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Author Topic:   Genesis "kinds" may be Nested Hierarchies.
JonF
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Posts: 3992
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Message 46 of 103 (822265)
10-21-2017 9:52 PM
Reply to: Message 38 by Dredge
10-21-2017 8:42 PM


I see they are as knowledgeable as you about evolution. All those examples are issues only if you ignore real evolution theory.

Pick one and defend it.

You won't.


This message is a reply to:
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jar
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From: Texas!!
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Message 47 of 103 (822266)
10-21-2017 9:53 PM
Reply to: Message 45 by Dredge
10-21-2017 9:30 PM


basic. learn the basics.
Dredge writes:

"Everybody knows that organisms get better as they evolve.

No, only the truly ignorant or dishonest might "know that" but the rest of us understand that has not been true for millions, maybe billions of years and all the evidence shows that things do not always get better. In fact, almost all life forms have failed and no longer even exist instead of continuing to get better.


My Sister's Website: Rose Hill Studios     My Website: My Website

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JonF
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Member Rating: 2.1


Message 48 of 103 (822267)
10-21-2017 9:54 PM
Reply to: Message 41 by Dredge
10-21-2017 8:51 PM


Yes.
This message is a reply to:
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Replies to this message:
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JonF
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Message 49 of 103 (822268)
10-21-2017 9:57 PM
Reply to: Message 45 by Dredge
10-21-2017 9:30 PM


Re: Dredge: yes? Nested Hierarchies = kinds = clades
Yeah, if you define "everyone" as "the abysmally ignorant". Anyone with a clue doesn't "know" that.
This message is a reply to:
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PaulK
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Message 50 of 103 (822278)
10-22-2017 3:43 AM
Reply to: Message 49 by JonF
10-21-2017 9:57 PM


Re: Dredge: yes? Nested Hierarchies = kinds = clades
Here's the article.

Onward and Upward?

It's actually quite sensible and the only thing it disagrees with is the old naive assumption that evolution automatically leads to increased complexity at every step. It does not, however, give any reason to think that evolution cannot produce increased complexity - quite the opposite. The discussion of ammonites is a case in point.

Of course Dredge has probably never read it.

Edited by PaulK, : No reason given.


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JonF
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Posts: 3992
Joined: 06-23-2003
Member Rating: 2.1


Message 51 of 103 (822290)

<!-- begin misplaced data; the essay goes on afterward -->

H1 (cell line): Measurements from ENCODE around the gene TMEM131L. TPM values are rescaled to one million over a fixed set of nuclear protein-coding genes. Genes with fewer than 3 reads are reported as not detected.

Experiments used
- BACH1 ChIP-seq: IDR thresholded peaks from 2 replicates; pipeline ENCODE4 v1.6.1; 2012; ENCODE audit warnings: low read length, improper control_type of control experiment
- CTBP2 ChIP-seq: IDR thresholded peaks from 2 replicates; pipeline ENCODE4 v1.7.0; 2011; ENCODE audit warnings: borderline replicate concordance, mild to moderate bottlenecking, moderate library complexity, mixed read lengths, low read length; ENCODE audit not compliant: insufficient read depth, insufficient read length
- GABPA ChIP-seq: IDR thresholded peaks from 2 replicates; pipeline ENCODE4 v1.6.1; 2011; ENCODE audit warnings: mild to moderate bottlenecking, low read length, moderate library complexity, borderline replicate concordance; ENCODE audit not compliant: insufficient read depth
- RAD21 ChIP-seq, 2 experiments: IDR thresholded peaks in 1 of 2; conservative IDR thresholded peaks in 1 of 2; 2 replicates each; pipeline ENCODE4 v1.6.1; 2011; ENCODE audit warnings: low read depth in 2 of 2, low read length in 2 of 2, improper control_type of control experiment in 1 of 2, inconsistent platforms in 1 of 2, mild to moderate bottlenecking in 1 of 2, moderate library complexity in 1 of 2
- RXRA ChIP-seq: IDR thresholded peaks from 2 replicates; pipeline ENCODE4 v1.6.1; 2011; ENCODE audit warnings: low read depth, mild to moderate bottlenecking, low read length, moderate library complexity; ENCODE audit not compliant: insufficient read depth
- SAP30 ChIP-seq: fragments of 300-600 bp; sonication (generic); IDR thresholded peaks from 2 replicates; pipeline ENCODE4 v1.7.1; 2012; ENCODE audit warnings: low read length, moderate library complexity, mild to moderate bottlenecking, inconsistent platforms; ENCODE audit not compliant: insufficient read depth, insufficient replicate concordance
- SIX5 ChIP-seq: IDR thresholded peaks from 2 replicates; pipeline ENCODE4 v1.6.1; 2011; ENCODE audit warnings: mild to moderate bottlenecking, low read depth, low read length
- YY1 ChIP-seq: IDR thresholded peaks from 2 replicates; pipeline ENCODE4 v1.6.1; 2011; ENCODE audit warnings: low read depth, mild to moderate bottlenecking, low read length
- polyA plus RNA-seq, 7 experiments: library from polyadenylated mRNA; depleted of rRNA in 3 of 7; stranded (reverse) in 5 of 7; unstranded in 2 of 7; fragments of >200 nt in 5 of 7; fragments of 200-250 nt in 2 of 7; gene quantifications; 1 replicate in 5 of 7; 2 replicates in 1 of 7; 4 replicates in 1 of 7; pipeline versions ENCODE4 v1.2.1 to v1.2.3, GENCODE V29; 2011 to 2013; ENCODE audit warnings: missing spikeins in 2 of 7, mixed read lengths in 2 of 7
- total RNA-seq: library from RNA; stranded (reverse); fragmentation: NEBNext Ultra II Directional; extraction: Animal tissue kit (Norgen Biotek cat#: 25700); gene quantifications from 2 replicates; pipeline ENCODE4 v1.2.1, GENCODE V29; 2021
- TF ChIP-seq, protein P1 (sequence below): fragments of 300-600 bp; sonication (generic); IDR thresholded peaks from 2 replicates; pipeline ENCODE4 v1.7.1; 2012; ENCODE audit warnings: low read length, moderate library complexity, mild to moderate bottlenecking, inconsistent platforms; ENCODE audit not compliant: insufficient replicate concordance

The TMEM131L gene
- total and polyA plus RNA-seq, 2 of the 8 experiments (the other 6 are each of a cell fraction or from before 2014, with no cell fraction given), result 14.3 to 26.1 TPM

10-22-2017 9:28 AM
Reply to: Message 50 by PaulK
10-22-2017 3:43 AM


Re: Dredge: yes? Nested Hierarchies = kinds = clades
Yeah, but Discover is a pretty good magazine written for those who are ignorant of the subject.
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Dredge
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Posts: 632
From: Australia
Joined: 09-06-2016
Member Rating: 1.3


(1)
Message 52 of 103 (822316)
10-22-2017 7:32 PM


On second thoughts, the whole "nested hierarchy" thing is very overrated - to put it mildly. In fact, from start to finish, it's an imaginary concept invented by Darwinists.

And as Gould said, "The evolutionary trees that adorn our textbooks have data only at the tips and nodes of their branches; the rest is inference however reasonable, not the evidence of fossils."

Notice how Gould says "however reasonable" - how quaint. Beware of what a Darwinist considers to be "reasonable"! The theory of evolution is heavily reliant on speculation and baseless assumptions that are quite often preposterous - "reasonable" junk science, in other words.

The bottom line is, armed with a fertile imagination and phantom ancestry "branches", a Darwinist can fit any creature at all into a "nested hierarchy" - even a platypus. Darwinists justify this farce by adopting the a priori position that all life is related, therefore every creature must somehow fit into the "bush of life".

Edited by Dredge, : No reason given.

Edited by Dredge, : No reason given.


Replies to this message:
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Pressie
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Posts: 1824
From: Pretoria, SA
Joined: 06-18-2010
Member Rating: 2.2


Message 53 of 103 (822320)
10-23-2017 12:30 AM
Reply to: Message 52 by Dredge
10-22-2017 7:32 PM


Someone mentioned Gould
I love it when creationists quote-mine Gould. My bold in the next Gould quote-mine.
Since we proposed punctuated equilibria to explain trends, it is infuriating to be quoted again and again by creationists -- whether through design or stupidity, I do not know -- as admitting that the fossil record includes no transitional forms. Transitional forms are generally lacking at the species level, but they are abundant between larger groups.